OKLAHOMA CITY —I love the weather. It’s fun trying to predict Mother Nature and all she throws at us. Sometimes we’re right and maybe once in a Blue Moon we’re wrong (Ha!). I’ve seen a lot of things happen with the weather. And while some of the time it can be crazy, I’m usually not surprised by all that Mother Nature can throw at us.
But next week’s weather pattern may be one of the weirdest things I have seen in a very long time. Weirder than the cold April or the Christmas Eve blizzard of ’09. Weirder than the Super Moon and weirder than when they came out with Crystal Pepsi. (Remember that?)
Here in Oklahoma we tend to watch about 99.9% of our weather patterns move from the west to the east. With the exception of Southern Florida, much of America watches their weather move in from the west. We call these winds that move in this direction “westerlies”.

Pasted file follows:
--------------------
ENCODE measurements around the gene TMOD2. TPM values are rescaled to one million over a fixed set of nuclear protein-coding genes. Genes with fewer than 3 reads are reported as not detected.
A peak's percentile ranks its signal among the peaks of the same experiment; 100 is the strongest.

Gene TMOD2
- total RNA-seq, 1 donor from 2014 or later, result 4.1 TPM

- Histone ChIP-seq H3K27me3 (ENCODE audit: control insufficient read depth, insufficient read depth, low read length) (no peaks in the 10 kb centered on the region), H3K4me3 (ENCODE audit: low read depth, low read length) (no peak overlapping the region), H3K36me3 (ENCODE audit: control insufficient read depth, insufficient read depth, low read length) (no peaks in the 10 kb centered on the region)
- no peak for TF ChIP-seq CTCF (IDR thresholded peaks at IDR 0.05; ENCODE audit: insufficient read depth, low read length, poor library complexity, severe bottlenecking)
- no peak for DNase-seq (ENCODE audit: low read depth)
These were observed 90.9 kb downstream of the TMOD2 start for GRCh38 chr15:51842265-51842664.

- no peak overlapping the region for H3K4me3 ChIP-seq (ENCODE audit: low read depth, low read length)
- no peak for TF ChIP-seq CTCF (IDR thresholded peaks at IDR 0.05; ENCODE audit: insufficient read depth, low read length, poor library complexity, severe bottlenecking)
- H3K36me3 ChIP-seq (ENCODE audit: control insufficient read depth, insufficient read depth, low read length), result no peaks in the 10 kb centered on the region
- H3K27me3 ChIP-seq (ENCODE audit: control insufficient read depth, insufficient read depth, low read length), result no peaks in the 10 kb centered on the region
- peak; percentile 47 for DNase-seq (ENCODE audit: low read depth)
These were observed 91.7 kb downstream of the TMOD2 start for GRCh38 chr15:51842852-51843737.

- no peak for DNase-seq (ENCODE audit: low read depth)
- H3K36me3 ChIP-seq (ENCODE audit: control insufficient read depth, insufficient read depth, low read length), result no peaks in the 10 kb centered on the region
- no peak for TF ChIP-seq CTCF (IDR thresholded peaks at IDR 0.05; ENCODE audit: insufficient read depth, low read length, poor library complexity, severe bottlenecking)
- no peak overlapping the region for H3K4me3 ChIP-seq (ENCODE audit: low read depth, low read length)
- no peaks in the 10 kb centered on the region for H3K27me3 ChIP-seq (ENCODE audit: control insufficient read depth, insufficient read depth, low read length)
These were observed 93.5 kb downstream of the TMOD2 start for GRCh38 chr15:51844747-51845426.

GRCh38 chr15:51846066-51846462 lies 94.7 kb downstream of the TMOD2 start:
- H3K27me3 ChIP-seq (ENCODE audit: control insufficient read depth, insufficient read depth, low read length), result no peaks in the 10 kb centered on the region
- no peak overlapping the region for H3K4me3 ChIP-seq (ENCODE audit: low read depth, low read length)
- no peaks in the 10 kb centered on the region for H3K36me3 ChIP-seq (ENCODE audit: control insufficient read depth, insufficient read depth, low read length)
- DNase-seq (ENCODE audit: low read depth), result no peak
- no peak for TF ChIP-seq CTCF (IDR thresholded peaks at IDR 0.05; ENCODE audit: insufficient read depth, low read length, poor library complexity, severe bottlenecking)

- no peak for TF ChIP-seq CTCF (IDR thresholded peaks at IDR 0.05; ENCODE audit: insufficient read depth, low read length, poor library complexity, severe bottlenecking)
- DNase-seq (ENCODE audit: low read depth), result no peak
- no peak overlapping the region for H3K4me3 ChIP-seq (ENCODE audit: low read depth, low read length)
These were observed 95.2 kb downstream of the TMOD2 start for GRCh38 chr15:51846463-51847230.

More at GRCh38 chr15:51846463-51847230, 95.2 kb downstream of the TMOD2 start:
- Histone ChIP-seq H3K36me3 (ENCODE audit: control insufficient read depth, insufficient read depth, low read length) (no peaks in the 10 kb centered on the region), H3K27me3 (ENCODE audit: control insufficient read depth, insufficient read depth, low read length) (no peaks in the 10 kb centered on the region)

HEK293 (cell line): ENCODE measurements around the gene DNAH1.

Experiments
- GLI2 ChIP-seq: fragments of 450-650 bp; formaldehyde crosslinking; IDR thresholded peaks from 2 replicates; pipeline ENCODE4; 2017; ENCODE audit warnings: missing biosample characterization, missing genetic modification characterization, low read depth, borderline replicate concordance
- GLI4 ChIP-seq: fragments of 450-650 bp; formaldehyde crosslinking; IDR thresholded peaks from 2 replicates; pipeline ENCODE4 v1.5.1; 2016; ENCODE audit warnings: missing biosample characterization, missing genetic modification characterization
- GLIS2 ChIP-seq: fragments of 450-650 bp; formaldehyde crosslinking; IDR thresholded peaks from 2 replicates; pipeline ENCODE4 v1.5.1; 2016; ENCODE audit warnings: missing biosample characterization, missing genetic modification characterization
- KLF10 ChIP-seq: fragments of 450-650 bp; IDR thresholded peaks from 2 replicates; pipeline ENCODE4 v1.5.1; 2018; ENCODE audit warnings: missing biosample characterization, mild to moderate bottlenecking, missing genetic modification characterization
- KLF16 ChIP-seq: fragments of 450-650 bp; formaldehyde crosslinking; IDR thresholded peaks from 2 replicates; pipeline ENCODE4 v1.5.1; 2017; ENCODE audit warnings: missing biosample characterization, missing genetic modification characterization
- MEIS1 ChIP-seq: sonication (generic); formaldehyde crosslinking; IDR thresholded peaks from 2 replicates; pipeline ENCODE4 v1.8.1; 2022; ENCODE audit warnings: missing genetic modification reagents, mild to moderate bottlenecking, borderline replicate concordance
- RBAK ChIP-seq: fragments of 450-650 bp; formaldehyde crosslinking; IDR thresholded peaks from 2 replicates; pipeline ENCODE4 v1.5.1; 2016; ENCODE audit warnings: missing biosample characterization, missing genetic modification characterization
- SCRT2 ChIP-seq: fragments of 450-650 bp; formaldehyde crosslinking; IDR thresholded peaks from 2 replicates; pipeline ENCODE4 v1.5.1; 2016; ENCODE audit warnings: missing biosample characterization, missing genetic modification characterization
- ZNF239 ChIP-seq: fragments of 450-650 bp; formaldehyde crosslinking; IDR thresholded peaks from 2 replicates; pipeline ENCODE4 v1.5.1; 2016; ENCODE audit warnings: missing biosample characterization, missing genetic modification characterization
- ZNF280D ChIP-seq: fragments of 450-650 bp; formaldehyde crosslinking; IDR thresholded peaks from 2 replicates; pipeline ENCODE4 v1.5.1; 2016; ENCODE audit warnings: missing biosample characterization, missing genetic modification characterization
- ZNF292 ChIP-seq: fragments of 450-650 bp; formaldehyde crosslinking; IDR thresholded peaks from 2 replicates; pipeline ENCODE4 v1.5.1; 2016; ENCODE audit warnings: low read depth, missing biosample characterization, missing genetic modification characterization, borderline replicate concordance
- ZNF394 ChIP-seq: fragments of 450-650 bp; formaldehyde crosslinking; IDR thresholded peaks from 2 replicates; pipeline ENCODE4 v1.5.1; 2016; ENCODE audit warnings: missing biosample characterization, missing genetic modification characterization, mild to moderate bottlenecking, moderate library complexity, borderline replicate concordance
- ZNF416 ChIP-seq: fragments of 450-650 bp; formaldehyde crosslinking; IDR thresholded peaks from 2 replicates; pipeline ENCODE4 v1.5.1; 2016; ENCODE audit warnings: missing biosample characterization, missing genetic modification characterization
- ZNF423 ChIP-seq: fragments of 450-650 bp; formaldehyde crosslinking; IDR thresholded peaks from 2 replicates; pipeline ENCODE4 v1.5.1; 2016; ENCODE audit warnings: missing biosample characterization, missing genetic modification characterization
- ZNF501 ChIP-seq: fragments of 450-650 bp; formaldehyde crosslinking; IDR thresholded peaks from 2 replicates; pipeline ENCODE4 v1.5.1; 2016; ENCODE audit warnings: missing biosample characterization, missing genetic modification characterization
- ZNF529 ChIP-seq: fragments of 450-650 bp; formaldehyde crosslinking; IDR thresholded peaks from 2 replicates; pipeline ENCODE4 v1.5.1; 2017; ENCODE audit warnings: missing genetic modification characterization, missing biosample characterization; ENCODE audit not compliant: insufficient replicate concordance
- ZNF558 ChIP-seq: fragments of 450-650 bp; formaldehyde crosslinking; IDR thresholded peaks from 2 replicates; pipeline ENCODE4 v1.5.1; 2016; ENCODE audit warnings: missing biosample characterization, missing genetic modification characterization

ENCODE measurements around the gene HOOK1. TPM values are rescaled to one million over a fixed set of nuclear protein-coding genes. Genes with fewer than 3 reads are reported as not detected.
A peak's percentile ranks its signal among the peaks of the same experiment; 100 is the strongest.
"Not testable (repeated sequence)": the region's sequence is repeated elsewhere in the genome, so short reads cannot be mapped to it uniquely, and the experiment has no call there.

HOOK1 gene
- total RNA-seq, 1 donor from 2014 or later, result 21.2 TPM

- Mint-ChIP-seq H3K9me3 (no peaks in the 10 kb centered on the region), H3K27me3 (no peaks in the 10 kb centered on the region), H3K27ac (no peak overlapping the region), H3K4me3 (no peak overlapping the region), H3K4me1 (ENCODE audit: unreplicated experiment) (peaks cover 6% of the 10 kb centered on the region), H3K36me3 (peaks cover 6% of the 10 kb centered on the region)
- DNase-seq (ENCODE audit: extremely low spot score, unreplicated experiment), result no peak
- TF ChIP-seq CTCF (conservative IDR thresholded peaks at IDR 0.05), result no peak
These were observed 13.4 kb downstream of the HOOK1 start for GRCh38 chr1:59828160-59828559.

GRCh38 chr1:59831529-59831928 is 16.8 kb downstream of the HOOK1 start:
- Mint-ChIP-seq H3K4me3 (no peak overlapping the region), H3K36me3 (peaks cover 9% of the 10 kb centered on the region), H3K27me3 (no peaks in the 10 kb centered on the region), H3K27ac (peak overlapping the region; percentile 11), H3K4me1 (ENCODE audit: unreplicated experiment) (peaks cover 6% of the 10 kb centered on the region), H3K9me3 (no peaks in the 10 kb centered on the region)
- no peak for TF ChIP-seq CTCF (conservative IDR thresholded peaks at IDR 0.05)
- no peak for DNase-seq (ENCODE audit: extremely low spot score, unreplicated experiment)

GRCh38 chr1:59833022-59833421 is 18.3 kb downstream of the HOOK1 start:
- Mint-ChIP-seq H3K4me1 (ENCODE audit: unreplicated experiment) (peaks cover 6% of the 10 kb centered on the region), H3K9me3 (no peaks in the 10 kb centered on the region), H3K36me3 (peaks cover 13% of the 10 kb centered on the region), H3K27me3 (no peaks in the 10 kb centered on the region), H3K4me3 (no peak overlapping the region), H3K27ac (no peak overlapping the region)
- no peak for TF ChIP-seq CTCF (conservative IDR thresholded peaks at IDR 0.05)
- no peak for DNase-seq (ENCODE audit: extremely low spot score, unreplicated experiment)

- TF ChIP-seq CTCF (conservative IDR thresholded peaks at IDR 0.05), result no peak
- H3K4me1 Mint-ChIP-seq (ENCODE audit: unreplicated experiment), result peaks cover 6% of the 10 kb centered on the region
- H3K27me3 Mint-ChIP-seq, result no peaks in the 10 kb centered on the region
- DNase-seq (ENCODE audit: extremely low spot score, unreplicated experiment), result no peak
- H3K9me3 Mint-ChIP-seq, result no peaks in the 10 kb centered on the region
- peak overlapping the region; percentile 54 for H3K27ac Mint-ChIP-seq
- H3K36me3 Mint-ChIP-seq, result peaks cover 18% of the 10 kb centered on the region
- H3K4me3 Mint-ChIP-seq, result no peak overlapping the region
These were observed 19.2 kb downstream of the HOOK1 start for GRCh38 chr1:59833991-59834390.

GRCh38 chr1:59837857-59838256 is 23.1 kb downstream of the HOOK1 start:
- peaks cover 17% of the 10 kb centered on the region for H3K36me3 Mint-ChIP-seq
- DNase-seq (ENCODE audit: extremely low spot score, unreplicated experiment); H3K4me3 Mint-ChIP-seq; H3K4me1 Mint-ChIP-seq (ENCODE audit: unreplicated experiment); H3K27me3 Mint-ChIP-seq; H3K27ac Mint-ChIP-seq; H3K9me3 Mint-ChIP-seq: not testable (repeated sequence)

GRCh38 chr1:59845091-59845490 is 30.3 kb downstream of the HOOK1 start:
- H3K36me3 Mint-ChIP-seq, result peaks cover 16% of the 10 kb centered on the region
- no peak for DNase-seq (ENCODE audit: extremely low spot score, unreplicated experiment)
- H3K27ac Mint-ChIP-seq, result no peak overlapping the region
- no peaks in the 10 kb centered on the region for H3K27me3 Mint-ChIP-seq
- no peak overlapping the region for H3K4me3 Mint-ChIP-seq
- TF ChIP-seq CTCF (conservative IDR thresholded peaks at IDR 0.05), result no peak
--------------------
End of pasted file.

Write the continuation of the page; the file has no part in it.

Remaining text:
If you have ever watched tropical storm/hurricane activity that develops in The Atlantic, then in most cases we watch the storms move from the east to the west, approach South Florida(or somewhere near there) and then move up the coast and turn east back out into the ocean.
But next week we are going to see something weird happen. Check this out.
A storm system will move from The Ohio Valley west, that’s right WEST across America toward Oklahoma. It is very rare to see a storm move across this part of the world from the east to the west. And usually when a storm does move in this direction it moves very slowly.
But not next week! Not only are we going to watch a storm move from the east to the west, which usually happens in the tropics (Tropic of Cancer and south), but we’re also going to watch this storm move at a speed that would be considered fast!
So how is this happening? Here’s a quick breakdown: This storm system will move across Canada from the west to the east. Which is the typical direction. It will then break off from the flow, high pressure will develop quickly along The East Coast and it will get pushed to the west as the high pressure ridge builds. It will then get picked back up in the west to east flow and move east. Which means some areas may be impacted by the same storm TWICE!